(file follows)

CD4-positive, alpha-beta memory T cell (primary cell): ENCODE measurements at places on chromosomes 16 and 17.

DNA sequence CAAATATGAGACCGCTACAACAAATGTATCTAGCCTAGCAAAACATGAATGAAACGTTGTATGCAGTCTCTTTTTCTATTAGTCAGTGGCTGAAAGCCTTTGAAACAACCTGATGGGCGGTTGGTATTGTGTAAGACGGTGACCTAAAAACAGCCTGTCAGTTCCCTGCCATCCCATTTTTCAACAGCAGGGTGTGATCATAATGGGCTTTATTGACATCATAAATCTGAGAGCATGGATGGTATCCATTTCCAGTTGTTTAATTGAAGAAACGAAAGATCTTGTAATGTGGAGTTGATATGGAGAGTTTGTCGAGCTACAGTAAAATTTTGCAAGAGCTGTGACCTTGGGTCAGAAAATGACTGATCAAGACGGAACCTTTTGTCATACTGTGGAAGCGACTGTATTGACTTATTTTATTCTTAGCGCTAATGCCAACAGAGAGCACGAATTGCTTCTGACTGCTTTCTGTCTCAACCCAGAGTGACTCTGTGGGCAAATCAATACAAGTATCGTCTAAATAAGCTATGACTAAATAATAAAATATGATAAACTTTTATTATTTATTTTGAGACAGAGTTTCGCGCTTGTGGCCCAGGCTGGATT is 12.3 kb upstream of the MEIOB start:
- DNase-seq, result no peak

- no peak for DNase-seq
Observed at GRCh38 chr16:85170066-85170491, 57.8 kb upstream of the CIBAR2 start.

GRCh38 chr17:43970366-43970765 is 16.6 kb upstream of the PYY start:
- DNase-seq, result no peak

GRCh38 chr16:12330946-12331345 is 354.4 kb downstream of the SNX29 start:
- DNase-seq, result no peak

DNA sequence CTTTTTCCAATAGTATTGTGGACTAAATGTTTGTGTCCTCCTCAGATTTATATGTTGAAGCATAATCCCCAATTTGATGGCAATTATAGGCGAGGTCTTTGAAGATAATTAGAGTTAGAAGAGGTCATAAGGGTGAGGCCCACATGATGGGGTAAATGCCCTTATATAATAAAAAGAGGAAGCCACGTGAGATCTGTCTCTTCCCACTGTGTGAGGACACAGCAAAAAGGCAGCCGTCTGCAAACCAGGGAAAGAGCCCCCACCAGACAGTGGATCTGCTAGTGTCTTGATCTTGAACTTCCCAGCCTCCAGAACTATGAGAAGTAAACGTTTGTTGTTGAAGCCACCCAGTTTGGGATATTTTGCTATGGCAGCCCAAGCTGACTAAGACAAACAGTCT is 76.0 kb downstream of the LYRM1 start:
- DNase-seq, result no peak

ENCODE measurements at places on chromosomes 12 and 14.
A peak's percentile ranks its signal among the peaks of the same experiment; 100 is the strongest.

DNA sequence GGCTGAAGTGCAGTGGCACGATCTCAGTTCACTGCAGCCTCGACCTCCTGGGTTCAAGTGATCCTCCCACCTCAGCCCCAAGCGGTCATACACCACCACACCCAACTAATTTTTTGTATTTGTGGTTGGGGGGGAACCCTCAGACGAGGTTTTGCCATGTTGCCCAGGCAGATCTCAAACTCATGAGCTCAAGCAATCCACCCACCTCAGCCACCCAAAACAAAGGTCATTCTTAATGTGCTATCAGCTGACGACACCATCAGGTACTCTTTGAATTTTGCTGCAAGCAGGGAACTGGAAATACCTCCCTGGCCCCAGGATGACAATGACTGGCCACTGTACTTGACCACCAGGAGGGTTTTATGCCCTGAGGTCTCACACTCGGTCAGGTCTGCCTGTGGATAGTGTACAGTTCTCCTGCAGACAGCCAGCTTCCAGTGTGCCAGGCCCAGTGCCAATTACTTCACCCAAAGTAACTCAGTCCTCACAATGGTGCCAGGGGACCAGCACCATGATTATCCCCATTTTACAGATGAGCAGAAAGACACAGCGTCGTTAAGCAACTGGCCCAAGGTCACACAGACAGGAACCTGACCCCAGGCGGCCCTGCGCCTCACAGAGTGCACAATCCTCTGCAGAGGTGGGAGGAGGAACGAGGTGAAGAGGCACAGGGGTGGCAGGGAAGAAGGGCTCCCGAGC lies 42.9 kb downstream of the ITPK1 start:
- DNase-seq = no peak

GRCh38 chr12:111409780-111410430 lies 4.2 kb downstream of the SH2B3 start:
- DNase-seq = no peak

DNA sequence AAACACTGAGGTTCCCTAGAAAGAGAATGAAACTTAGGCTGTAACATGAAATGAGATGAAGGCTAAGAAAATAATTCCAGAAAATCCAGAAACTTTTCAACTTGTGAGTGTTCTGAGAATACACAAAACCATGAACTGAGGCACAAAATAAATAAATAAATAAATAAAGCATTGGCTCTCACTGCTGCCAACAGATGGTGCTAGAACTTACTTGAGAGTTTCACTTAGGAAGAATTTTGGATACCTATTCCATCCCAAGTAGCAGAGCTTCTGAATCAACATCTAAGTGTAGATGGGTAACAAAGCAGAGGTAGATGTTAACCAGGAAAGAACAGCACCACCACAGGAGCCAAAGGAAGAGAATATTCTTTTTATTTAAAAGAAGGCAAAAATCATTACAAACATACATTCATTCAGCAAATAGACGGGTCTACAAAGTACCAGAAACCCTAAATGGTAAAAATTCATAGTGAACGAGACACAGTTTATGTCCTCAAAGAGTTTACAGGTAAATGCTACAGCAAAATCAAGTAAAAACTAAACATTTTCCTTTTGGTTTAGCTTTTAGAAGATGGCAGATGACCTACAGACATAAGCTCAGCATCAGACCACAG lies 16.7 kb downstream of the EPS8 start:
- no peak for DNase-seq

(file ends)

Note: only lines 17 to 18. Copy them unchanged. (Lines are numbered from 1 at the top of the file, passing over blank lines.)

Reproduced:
- DNase-seq = no peak

DNA sequence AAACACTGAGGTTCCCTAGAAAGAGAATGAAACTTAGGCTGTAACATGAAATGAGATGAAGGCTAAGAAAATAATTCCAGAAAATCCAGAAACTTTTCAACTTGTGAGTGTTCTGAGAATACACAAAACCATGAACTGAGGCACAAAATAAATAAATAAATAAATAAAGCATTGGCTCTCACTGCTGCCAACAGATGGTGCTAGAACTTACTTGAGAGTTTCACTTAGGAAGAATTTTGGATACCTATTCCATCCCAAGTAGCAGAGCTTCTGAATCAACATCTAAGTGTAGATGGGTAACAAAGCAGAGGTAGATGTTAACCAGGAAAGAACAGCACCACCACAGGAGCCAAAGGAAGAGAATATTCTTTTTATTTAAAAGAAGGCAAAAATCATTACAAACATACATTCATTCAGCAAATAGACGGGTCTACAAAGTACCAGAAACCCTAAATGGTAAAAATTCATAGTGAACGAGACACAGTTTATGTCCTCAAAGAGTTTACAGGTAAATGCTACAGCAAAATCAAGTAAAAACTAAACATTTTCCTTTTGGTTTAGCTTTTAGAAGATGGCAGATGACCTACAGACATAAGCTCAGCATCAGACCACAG lies 16.7 kb downstream of the EPS8 start: